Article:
One hundred and fifty years ago, the lyceum – an association that arranged lectures and/or a hall that hosted lectures – was one of the main avenues of learning and culture. The village of Skaneateles had its own lyceum association as early as 1847 and a lyceum hall by 1853.
A bit to the west, in 1874, the New York Chautauqua Assembly was organized on the shores of Chautauqua Lake, and gave its name to a nationwide movement. Instead of bringing lectures to the people, “Chautauquas” brought the people to the lectures, at sites where scores of motivational speakers, educators and musicians could edify and improve thousands of visitors.
Chautauqua assemblies sprang up across North America and agencies handled management and bookings for the lecturers and performers. Some agencies put together packaged touring companies that enabled smaller communities to host a Chautauqua.
The village of Skaneateles held five “Community Chautauquas,” between 1915 and 1919, behind the City of Syracuse pump-house on Genesee Street, under a tent known as “the big brown top.” It could hold 800 persons.
In 1915, the Skaneateles Community Chautauqua ran from June 30th through the 4th of July. The visiting artists included The Metropolitan Glee Club; Charles Seasholes lecturing on “Is Life Worth Living?”; Miss Mae Sheppard, a dramatic soprano singing arias and old-fashioned favorites; Hans P. Preece, an apostate Mormon, exposing the sect’s methods and secrets; the Venetian Players; and Vitale’s Italian Marine Band, led by a teenage prodigy.
Herbert and Floy Sprague, “and their company of phantom players,” portrayed every character, in costume, in the play “Rip Van Winkle.” The Swiss Alpine Singers and Yodelers, “three dashing mountaineers and three mountain lasses,” sang alpine melodies and accompanied themselves on the then-exotic zither.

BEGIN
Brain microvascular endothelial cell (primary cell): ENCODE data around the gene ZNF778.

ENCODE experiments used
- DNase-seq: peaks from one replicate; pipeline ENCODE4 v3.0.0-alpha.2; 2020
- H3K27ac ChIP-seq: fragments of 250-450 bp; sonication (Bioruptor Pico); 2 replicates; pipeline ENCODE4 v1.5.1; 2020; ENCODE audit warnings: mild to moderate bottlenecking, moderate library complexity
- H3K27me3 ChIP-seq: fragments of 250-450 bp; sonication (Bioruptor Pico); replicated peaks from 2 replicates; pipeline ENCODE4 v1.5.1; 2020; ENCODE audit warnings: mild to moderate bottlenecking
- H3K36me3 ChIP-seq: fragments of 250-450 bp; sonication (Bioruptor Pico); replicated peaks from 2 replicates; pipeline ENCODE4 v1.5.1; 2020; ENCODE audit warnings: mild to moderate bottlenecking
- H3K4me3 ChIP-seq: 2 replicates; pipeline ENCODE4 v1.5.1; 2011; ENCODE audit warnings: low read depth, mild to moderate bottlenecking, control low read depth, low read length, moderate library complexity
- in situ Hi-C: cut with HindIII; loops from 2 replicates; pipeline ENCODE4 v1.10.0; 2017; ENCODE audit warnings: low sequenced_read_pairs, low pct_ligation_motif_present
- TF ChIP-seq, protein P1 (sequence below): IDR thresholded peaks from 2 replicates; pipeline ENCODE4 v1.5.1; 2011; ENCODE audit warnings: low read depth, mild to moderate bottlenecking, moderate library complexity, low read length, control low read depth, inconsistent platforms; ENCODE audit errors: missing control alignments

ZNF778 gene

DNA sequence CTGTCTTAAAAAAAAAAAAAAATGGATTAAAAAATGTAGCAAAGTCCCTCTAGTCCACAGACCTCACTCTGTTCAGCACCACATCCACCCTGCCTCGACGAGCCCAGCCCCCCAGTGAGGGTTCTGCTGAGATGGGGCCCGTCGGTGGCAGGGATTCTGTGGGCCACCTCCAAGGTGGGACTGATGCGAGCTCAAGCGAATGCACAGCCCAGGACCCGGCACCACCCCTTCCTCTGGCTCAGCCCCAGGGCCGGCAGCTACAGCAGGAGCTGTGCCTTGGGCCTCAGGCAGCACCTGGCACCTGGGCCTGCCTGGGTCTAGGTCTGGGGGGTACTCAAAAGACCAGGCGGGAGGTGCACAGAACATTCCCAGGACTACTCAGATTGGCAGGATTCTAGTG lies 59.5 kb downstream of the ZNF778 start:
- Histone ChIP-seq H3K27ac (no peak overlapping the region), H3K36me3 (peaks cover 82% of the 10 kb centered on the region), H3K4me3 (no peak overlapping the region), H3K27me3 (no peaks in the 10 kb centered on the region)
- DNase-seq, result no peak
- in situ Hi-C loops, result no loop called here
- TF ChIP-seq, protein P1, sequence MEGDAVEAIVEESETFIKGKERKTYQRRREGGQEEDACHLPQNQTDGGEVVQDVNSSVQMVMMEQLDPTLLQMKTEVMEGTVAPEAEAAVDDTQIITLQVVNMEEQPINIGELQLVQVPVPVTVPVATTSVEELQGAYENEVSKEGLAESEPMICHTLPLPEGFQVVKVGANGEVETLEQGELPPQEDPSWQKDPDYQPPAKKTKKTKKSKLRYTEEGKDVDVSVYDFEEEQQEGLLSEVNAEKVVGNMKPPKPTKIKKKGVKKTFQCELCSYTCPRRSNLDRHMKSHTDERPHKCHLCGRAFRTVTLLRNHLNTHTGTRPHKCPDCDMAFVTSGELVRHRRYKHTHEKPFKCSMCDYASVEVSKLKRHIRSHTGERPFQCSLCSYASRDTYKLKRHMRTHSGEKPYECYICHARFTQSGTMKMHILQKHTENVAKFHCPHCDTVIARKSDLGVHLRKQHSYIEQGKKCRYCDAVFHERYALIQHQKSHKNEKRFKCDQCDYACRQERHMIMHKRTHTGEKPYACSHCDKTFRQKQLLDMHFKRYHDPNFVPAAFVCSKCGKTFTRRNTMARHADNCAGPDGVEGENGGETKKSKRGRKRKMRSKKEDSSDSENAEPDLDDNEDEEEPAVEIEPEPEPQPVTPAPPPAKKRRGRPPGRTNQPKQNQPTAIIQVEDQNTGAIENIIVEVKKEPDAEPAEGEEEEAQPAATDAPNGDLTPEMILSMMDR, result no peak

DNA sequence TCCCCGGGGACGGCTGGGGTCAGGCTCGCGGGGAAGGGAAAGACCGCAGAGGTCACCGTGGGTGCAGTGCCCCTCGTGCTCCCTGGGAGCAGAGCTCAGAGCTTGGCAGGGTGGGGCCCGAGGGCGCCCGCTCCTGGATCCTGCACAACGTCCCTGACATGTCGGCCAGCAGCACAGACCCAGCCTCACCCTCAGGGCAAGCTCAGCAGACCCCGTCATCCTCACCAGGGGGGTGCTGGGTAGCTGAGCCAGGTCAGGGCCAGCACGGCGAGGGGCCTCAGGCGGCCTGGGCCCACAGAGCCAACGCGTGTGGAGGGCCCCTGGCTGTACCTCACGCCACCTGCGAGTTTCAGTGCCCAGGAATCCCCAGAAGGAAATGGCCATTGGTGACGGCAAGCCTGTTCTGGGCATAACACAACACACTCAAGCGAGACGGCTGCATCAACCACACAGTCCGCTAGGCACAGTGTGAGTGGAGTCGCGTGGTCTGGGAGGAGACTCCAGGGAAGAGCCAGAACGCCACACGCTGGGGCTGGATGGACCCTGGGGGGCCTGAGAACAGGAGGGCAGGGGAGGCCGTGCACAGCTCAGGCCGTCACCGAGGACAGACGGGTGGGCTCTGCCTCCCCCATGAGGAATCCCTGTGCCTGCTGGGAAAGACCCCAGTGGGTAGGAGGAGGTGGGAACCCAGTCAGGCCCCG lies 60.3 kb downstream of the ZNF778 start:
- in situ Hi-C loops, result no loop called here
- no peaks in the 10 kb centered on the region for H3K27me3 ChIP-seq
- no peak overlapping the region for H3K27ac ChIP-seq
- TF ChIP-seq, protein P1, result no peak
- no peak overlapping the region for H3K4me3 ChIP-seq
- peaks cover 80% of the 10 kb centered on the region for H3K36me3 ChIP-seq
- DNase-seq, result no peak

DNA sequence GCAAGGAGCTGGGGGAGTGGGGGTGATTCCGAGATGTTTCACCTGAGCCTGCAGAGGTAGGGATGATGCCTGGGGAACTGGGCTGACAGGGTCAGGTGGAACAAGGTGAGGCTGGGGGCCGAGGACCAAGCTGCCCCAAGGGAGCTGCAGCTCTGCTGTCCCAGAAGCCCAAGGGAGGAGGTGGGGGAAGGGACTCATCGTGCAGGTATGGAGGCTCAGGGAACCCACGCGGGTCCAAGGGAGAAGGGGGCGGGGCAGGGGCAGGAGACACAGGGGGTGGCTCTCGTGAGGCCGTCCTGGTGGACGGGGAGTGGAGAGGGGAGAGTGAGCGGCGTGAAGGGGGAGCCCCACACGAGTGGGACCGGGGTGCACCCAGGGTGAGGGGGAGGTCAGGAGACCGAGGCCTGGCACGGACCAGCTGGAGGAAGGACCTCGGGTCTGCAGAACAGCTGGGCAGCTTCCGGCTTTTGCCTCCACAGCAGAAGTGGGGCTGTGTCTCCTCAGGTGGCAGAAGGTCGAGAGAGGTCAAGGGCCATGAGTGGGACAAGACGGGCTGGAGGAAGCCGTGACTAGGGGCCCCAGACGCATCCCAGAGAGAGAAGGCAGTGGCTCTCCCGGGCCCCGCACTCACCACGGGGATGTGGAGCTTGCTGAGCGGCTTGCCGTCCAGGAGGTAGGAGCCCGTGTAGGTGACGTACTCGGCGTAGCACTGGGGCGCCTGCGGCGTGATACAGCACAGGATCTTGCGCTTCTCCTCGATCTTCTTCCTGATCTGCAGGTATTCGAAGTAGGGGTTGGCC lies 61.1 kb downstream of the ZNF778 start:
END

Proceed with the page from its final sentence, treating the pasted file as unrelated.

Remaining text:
Among the star attractions was Elma B. Smith, “the highest-priced child impersonator on the Chautauqua circuit,” giving comic readings, mimicry and bird warbling selections. The Lyceum Magazine noted, “Probably no entertainer who has ever come before the American public deserves stardom more than Elma B. Smith.”
In 1916, the Chautauqua ran from June 26th to the 30th. Leonora M. Lake spoke on “The Divine Rights of the Child”; the Imperial Russian Quartet introduced the balalaika to Skaneateles; The Regniers presented a program of “character makeup with a sketch of original songs and trombone solos;” Lee S. Estelle, Juvenile Court Judge of Omaha, “elevated the whole tone of the public mind” with his “counsels, kindly admonitions, and sagacious warnings.” Josef Mach’s Bohemian Band and the Edna White Trumpeters provided musical entertainment.
Ray Newton, “Prince of Magic, Mirth and Mystery,” was the most highly touted of that year’s performers. A typical review read, “For over eight years Newton has been mystifying Lyceum patrons by his original feats of legerdemain, enrapturing them with captivating selections on the Swiss Hand Bells, and fascinating them with his own refined humor and easy flow of language.”
In April of 1917, the United States entered the Great War (eventually known as World War I) and so that year’s Chautauqua took on a different tone. Held from August 25th to 29th, it opened with the former governor of Nebraska, Ashton C. Shallenberger, lecturing on “The True Patriotism.” The Mendelssohn Sextette modified their program of light classics to include patriotic songs. The six young ladies did, however, treat the audience to their famous wardrobe changes, appearing in evening gowns, Chinese costumes, and yellow sport coats, hats and parasols.
John Kendrick Bangs, “America’s foremost man of letters,” spoke on “Salubrities I Have Met,” anecdotes of statesmen, poets, novelists and philanthropists, laughing with everybody and laughing at nobody. Dr. Elmer Lynn Williams, Chicago’s Fighting Parson, “kept up a rapid fire talk bristling with fun and fact… largely in a portrayal of the vice conditions in Chicago.”
More music was provided by the Tschaikowsky Quartet, and the Royal Blue Hussars, resplendent in bright blue uniforms with shoulder capes, plumed hats and polished leather boots.